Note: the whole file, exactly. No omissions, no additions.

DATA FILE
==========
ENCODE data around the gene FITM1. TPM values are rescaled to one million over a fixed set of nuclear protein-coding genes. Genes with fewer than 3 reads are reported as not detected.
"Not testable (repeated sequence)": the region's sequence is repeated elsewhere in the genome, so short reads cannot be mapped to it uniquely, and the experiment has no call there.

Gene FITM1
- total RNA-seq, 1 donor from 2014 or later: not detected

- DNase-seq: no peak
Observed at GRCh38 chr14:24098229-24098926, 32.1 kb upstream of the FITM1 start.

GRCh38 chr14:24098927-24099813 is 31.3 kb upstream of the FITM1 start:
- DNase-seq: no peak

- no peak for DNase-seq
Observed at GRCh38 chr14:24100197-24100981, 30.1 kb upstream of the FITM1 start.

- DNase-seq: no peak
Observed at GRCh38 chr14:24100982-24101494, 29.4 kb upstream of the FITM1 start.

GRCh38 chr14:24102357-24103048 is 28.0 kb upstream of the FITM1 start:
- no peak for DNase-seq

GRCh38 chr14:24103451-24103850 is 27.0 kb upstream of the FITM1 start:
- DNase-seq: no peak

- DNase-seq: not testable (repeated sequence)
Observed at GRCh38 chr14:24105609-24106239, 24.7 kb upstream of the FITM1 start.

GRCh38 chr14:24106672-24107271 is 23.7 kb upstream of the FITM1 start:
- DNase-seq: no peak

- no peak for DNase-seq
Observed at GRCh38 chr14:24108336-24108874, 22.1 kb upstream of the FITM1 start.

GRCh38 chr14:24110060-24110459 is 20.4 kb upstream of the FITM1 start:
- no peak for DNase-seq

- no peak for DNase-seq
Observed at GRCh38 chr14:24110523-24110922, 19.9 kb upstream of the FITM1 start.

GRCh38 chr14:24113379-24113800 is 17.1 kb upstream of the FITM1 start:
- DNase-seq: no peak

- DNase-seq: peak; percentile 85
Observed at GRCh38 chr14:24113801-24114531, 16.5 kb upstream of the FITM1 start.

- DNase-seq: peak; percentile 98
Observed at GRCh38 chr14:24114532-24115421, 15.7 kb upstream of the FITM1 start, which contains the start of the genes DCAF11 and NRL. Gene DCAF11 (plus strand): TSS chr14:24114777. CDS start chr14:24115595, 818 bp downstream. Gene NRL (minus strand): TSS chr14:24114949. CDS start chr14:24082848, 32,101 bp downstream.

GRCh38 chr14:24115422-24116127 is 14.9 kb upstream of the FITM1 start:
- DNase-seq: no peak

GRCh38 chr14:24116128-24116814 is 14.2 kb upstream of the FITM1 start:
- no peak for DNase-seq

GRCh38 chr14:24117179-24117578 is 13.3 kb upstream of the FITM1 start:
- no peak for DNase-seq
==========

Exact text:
ENCODE data around the gene FITM1. TPM values are rescaled to one million over a fixed set of nuclear protein-coding genes. Genes with fewer than 3 reads are reported as not detected.
"Not testable (repeated sequence)": the region's sequence is repeated elsewhere in the genome, so short reads cannot be mapped to it uniquely, and the experiment has no call there.

Gene FITM1
- total RNA-seq, 1 donor from 2014 or later: not detected

- DNase-seq: no peak
Observed at GRCh38 chr14:24098229-24098926, 32.1 kb upstream of the FITM1 start.

GRCh38 chr14:24098927-24099813 is 31.3 kb upstream of the FITM1 start:
- DNase-seq: no peak

- no peak for DNase-seq
Observed at GRCh38 chr14:24100197-24100981, 30.1 kb upstream of the FITM1 start.

- DNase-seq: no peak
Observed at GRCh38 chr14:24100982-24101494, 29.4 kb upstream of the FITM1 start.

GRCh38 chr14:24102357-24103048 is 28.0 kb upstream of the FITM1 start:
- no peak for DNase-seq

GRCh38 chr14:24103451-24103850 is 27.0 kb upstream of the FITM1 start:
- DNase-seq: no peak

- DNase-seq: not testable (repeated sequence)
Observed at GRCh38 chr14:24105609-24106239, 24.7 kb upstream of the FITM1 start.

GRCh38 chr14:24106672-24107271 is 23.7 kb upstream of the FITM1 start:
- DNase-seq: no peak

- no peak for DNase-seq
Observed at GRCh38 chr14:24108336-24108874, 22.1 kb upstream of the FITM1 start.

GRCh38 chr14:24110060-24110459 is 20.4 kb upstream of the FITM1 start:
- no peak for DNase-seq

- no peak for DNase-seq
Observed at GRCh38 chr14:24110523-24110922, 19.9 kb upstream of the FITM1 start.

GRCh38 chr14:24113379-24113800 is 17.1 kb upstream of the FITM1 start:
- DNase-seq: no peak

- DNase-seq: peak; percentile 85
Observed at GRCh38 chr14:24113801-24114531, 16.5 kb upstream of the FITM1 start.

- DNase-seq: peak; percentile 98
Observed at GRCh38 chr14:24114532-24115421, 15.7 kb upstream of the FITM1 start, which contains the start of the genes DCAF11 and NRL. Gene DCAF11 (plus strand): TSS chr14:24114777. CDS start chr14:24115595, 818 bp downstream. Gene NRL (minus strand): TSS chr14:24114949. CDS start chr14:24082848, 32,101 bp downstream.

GRCh38 chr14:24115422-24116127 is 14.9 kb upstream of the FITM1 start:
- DNase-seq: no peak

GRCh38 chr14:24116128-24116814 is 14.2 kb upstream of the FITM1 start:
- no peak for DNase-seq

GRCh38 chr14:24117179-24117578 is 13.3 kb upstream of the FITM1 start:
- no peak for DNase-seq